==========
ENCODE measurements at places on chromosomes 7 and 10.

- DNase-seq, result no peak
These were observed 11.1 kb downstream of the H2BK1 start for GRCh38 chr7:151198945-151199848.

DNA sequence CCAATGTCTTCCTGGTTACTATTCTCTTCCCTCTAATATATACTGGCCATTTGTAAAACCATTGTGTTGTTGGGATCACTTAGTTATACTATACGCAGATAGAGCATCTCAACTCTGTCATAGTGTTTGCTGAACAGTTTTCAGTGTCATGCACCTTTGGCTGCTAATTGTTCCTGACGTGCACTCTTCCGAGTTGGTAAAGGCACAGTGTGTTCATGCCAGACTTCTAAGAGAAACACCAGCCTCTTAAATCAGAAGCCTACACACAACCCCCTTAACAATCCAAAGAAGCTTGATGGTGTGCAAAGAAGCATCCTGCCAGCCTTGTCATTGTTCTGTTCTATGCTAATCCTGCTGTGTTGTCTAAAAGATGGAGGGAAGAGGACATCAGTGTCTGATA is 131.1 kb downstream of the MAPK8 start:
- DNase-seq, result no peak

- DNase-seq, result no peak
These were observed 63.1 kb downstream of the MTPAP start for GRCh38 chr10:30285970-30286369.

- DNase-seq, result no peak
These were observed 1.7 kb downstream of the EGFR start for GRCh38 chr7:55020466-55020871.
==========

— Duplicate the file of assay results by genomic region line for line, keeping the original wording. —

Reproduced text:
ENCODE measurements at places on chromosomes 7 and 10.

- DNase-seq, result no peak
These were observed 11.1 kb downstream of the H2BK1 start for GRCh38 chr7:151198945-151199848.

DNA sequence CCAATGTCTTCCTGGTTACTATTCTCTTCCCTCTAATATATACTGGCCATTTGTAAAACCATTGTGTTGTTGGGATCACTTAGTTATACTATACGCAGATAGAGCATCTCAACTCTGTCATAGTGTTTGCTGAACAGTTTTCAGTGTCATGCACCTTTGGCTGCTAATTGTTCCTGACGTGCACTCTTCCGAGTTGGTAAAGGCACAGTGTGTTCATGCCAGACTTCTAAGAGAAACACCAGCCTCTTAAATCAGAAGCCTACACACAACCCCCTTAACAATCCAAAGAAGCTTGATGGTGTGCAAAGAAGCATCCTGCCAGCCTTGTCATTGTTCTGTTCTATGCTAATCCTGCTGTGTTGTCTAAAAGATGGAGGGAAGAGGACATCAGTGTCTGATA is 131.1 kb downstream of the MAPK8 start:
- DNase-seq, result no peak

- DNase-seq, result no peak
These were observed 63.1 kb downstream of the MTPAP start for GRCh38 chr10:30285970-30286369.

- DNase-seq, result no peak
These were observed 1.7 kb downstream of the EGFR start for GRCh38 chr7:55020466-55020871.